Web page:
Editor's note: The following review was originally written for the second-generation Apple iPod Shuffle. The latest series of the shuffle is functionally identical to the second-generation series, although the colour options have changed -- and the shuffle now has the same lower-case name as its iPod kin.
It's true -- the third-generation iPod shuffle (1GB) is the lowest-profile MP3 player we've laid eyes on. Apple may have been slow out of the gate, but the company has succeeded in launching perhaps the tiniest and simplest player on the market -- and it sports a price tag to match: £49, down from £55 for the second gen.
The new shuffle is appealing in its elementariness, too, but the ickle device is far from perfect. Its screenless design means you get few navigational options and no extra features. And how small is too small?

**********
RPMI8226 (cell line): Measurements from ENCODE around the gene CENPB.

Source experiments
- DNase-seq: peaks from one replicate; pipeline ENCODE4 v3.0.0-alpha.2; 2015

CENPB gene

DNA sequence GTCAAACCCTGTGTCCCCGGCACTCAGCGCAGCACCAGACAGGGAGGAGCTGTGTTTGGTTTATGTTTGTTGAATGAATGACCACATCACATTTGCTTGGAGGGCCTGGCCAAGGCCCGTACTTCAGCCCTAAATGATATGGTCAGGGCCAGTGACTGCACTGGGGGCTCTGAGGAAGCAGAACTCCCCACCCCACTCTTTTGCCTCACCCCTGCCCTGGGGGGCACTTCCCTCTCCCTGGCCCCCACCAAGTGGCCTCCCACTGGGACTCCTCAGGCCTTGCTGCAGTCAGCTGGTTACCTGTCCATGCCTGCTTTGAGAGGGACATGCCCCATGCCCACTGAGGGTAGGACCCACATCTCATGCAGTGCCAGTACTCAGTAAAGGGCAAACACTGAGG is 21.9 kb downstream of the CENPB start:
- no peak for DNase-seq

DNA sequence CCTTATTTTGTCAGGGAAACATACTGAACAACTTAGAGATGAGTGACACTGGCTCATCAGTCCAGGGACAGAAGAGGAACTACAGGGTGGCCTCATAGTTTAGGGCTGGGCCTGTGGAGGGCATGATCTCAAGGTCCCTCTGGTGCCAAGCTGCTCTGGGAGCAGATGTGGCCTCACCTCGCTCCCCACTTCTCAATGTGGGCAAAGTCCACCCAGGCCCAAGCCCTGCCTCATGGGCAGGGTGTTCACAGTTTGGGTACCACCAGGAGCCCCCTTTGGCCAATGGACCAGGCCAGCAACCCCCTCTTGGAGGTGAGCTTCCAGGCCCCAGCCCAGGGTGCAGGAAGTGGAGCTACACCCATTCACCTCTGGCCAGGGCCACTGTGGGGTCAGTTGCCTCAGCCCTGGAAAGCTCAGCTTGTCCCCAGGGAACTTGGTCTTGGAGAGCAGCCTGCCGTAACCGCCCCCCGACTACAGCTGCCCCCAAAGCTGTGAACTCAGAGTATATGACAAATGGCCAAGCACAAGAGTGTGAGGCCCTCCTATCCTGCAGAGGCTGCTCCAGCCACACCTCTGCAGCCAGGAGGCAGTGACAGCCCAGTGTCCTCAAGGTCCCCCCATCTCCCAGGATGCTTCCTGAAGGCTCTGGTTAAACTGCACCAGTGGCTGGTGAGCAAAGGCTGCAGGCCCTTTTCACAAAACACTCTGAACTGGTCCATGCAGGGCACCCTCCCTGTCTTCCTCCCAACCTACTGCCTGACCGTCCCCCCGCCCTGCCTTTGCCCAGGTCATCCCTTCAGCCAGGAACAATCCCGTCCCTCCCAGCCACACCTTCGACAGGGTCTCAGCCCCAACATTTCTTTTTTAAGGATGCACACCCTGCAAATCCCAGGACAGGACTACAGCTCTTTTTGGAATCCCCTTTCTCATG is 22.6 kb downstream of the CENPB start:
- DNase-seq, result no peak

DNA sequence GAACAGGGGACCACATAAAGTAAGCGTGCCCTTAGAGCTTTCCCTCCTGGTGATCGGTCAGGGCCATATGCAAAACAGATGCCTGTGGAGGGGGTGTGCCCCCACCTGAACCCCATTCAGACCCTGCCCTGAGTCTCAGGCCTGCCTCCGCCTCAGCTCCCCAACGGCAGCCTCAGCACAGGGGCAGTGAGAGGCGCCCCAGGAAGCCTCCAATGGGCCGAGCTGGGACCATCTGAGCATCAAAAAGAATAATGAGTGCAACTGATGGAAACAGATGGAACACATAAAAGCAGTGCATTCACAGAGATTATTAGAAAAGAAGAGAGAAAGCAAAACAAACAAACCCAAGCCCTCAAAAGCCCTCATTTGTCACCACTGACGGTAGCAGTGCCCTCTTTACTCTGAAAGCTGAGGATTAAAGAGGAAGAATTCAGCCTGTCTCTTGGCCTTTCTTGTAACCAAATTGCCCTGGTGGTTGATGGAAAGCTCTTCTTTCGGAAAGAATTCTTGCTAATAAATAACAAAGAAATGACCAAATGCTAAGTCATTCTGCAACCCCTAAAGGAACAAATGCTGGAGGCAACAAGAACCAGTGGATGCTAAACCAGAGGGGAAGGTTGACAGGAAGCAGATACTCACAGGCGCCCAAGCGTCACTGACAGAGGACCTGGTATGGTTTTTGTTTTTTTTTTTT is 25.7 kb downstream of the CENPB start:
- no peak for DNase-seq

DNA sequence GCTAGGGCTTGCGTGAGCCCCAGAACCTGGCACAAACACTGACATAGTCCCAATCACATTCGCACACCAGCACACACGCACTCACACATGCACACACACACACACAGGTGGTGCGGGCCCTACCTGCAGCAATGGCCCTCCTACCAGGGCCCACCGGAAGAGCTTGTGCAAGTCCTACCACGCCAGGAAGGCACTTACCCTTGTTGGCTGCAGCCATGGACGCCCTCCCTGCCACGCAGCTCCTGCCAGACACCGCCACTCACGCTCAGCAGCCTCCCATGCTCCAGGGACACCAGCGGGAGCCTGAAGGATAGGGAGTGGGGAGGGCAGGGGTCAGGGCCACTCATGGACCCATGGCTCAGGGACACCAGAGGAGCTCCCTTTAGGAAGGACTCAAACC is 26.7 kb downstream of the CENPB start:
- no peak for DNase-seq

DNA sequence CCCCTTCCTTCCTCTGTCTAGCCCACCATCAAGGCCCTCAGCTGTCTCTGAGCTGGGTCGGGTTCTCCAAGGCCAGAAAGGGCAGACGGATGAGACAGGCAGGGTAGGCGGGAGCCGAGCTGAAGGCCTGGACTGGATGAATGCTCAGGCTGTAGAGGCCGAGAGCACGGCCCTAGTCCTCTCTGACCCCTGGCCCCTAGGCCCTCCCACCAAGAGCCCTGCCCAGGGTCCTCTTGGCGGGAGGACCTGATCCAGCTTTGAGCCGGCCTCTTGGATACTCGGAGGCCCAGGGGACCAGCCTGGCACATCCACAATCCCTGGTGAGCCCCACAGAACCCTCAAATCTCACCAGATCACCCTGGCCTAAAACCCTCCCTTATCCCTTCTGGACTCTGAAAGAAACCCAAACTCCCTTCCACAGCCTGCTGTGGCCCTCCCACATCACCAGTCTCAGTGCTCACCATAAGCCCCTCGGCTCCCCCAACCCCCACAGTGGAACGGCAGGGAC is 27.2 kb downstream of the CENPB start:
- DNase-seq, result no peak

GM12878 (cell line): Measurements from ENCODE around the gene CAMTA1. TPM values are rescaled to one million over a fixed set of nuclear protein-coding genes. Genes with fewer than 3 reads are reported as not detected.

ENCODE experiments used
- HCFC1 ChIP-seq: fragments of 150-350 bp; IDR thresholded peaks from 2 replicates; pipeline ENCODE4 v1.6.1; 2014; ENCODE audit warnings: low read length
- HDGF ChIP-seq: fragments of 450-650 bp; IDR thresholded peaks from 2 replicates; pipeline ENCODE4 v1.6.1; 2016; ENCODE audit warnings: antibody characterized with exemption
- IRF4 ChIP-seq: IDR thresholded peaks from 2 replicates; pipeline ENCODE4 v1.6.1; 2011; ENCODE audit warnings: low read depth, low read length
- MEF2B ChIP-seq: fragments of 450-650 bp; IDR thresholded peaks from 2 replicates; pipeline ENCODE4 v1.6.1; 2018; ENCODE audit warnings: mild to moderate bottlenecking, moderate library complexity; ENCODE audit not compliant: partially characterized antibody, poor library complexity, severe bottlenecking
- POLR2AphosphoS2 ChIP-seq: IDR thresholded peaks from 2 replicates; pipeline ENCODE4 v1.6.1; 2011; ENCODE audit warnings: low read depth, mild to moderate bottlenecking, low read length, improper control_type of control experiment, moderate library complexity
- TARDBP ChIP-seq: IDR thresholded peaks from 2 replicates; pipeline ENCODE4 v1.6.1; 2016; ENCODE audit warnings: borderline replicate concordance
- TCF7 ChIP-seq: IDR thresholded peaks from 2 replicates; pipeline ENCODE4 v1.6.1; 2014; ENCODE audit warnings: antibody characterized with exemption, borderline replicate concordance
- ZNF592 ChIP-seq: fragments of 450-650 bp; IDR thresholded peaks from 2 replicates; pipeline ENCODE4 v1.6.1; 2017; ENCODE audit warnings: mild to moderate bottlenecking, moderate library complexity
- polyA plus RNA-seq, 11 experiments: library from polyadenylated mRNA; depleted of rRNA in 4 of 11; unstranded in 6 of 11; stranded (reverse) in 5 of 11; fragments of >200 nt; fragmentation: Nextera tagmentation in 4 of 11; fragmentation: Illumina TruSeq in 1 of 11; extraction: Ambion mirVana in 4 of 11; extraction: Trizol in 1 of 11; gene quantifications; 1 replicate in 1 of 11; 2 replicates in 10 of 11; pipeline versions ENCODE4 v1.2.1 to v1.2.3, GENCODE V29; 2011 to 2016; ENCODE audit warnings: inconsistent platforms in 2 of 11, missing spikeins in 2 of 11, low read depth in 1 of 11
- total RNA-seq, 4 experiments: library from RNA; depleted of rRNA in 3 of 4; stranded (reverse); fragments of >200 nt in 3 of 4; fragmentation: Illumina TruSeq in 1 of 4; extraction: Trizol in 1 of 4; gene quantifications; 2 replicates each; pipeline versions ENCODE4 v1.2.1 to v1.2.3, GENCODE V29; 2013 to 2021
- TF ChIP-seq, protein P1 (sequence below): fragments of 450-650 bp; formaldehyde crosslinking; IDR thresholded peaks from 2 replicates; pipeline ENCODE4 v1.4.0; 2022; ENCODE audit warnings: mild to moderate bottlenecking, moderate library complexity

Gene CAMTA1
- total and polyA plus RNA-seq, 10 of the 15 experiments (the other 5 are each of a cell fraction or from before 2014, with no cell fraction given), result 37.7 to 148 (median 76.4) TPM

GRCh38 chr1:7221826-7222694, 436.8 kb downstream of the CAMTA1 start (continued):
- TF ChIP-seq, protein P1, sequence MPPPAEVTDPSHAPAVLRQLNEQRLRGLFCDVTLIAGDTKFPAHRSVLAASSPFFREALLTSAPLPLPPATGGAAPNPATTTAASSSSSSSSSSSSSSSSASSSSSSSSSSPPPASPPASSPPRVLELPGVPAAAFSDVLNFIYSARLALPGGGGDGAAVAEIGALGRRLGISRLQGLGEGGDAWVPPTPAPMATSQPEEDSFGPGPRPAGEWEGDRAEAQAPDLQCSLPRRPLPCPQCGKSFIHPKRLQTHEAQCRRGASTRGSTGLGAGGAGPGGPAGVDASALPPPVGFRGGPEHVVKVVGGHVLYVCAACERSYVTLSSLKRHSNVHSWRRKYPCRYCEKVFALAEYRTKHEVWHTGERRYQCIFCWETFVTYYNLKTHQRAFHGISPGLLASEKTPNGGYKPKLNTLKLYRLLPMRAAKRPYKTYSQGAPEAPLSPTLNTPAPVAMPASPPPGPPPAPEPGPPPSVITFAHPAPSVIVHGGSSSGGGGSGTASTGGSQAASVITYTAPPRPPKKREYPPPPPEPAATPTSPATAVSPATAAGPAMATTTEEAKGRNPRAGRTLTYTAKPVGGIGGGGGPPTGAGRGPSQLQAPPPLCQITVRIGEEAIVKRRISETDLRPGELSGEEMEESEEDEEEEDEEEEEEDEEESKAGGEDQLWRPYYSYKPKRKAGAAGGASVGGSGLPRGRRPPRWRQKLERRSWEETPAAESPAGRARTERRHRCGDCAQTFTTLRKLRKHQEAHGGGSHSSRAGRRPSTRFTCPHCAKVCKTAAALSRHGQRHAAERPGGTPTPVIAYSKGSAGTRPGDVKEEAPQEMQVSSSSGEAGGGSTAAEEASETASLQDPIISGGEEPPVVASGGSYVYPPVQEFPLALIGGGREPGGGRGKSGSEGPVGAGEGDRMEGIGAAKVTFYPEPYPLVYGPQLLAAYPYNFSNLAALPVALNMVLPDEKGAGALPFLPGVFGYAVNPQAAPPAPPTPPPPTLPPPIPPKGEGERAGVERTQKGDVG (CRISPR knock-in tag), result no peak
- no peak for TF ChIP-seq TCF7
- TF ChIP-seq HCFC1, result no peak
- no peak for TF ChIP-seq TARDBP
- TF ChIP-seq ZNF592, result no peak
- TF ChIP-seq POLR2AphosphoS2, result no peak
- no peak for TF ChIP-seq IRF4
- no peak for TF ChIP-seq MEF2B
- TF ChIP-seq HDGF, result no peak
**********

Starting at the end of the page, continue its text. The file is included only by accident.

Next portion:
At 41 by 28 by 10mm and weighing just 17g, the iPod shuffle is one minuscule music player. In fact, it's so inconspicuous that we have trouble keeping track of it -- if you're constantly misplacing your keys, this player probably isn't your best option. If you just can't help yourself, go for one of the brighter colour options. The pink, orange, green and blue models will probably be easier to spot on a cluttered desk than the muted silver one is. That said, the integrated belt clip on the back of the shuffle helps keep the player within easy reaching distance. Some users have complained that the clip isn't very durable, but it seemed sturdy during our testing.
Like its ancestor, the third-generation iPod shuffle has no screen for navigating through music or other options (of which there are none). Instead, you get a simple and ample-sized five-way control pad on the face of the player: play/pause in the centre, surrounded by volume up/down buttons and track shuttle keys. There's no way to navigate among specific albums or artists, but you can click play/pause three times fast to skip through playlists.